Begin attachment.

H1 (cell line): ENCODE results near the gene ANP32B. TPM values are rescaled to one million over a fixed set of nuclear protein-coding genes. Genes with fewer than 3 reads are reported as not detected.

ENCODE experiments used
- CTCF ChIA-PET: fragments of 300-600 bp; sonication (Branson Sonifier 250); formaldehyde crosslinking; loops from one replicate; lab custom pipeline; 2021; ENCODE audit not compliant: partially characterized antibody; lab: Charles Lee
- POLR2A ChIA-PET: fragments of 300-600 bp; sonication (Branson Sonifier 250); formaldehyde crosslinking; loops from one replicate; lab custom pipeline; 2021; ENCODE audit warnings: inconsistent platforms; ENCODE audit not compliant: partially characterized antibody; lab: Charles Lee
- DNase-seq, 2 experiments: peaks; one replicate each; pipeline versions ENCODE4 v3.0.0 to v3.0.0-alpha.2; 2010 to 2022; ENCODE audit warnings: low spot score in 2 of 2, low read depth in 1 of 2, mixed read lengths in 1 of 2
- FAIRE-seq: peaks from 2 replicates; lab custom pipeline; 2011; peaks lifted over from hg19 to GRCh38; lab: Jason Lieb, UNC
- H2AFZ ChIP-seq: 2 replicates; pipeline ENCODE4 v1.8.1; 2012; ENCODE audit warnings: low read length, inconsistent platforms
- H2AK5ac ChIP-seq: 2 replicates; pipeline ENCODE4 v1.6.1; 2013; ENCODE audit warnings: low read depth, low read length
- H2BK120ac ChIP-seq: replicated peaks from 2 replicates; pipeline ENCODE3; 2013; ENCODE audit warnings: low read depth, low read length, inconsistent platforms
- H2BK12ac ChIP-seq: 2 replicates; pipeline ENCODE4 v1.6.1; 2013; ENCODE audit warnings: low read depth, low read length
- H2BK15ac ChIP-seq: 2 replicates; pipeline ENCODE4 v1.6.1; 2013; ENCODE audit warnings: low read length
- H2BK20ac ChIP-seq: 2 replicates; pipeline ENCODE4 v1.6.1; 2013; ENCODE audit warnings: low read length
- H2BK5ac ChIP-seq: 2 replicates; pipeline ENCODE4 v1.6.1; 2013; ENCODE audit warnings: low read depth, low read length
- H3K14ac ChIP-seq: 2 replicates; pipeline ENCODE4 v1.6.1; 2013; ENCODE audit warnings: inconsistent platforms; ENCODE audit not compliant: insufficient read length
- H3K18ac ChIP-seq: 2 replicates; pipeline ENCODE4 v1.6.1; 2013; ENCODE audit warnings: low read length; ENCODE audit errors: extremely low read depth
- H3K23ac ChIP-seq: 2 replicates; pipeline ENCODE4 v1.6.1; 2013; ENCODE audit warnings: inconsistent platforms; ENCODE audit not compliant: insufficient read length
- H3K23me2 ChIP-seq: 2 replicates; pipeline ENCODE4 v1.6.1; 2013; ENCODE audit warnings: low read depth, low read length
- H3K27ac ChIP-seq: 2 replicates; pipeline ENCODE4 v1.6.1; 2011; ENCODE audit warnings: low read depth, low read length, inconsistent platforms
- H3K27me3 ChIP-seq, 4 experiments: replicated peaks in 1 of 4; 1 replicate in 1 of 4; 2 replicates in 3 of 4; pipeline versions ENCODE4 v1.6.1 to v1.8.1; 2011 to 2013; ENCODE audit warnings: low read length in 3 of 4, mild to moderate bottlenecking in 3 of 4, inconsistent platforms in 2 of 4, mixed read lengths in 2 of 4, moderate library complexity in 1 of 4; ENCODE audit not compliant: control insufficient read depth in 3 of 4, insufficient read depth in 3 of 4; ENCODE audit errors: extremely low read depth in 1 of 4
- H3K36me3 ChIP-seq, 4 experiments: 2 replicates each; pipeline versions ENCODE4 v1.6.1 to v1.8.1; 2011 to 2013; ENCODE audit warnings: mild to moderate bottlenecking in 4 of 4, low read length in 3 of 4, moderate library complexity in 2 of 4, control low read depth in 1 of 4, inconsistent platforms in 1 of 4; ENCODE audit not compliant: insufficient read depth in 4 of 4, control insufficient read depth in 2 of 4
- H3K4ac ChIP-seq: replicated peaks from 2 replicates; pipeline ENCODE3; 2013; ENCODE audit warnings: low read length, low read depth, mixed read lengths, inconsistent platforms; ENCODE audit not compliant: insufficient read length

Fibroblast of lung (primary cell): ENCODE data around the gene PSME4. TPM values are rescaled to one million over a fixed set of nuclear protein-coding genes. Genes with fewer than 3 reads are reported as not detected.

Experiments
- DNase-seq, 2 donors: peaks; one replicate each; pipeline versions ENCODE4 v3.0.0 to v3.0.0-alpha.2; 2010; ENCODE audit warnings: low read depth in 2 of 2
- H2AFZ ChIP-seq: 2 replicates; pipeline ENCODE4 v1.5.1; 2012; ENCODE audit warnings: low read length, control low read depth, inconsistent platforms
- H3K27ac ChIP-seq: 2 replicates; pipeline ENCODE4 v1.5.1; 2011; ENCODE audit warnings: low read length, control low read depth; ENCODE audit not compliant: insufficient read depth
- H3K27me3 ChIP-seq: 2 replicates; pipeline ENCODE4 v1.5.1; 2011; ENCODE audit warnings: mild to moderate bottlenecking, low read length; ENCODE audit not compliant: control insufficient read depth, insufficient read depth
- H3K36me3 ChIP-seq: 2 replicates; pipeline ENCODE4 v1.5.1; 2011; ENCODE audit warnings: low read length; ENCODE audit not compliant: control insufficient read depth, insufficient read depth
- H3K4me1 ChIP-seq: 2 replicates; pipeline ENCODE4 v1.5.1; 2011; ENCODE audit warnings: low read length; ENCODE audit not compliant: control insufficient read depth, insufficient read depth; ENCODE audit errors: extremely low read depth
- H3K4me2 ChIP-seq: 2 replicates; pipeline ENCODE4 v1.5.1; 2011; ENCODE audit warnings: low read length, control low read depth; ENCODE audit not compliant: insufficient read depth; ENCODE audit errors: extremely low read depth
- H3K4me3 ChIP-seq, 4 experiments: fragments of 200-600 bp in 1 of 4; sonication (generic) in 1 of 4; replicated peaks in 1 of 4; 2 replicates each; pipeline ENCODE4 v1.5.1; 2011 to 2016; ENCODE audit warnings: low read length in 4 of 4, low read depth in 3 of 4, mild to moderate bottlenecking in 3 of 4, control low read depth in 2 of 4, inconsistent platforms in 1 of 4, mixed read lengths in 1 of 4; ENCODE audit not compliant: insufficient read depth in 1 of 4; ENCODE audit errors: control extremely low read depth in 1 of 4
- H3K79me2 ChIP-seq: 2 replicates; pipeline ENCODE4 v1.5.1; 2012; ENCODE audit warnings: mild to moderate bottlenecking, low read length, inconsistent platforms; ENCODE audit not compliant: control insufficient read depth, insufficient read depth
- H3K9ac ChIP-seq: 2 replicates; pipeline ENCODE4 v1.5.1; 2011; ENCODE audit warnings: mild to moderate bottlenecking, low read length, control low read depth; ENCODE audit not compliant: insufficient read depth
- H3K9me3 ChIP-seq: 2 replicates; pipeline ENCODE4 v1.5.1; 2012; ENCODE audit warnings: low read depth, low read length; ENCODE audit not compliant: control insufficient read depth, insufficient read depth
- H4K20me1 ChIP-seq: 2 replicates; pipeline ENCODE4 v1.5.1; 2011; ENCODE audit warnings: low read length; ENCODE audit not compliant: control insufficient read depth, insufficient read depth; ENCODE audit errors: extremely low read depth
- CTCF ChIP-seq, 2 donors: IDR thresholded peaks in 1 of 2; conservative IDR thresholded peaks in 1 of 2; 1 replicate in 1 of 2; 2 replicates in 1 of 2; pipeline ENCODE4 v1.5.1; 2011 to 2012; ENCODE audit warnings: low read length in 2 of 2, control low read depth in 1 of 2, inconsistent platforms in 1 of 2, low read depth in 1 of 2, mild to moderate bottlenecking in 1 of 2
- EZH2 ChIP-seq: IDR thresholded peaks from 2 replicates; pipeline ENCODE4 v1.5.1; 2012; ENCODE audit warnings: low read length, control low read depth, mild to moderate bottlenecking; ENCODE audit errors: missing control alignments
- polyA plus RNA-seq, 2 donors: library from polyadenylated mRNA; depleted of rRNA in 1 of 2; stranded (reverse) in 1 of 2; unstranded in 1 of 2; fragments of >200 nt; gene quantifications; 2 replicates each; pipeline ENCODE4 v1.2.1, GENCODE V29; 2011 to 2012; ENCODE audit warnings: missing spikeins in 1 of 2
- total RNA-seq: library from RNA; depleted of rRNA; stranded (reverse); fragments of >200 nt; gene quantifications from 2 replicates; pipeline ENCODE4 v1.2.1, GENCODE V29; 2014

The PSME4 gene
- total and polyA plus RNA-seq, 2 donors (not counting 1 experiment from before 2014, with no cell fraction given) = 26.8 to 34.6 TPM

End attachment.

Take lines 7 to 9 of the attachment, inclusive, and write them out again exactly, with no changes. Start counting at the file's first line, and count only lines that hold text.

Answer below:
- H2AFZ ChIP-seq: 2 replicates; pipeline ENCODE4 v1.8.1; 2012; ENCODE audit warnings: low read length, inconsistent platforms
- H2AK5ac ChIP-seq: 2 replicates; pipeline ENCODE4 v1.6.1; 2013; ENCODE audit warnings: low read depth, low read length
- H2BK120ac ChIP-seq: replicated peaks from 2 replicates; pipeline ENCODE3; 2013; ENCODE audit warnings: low read depth, low read length, inconsistent platforms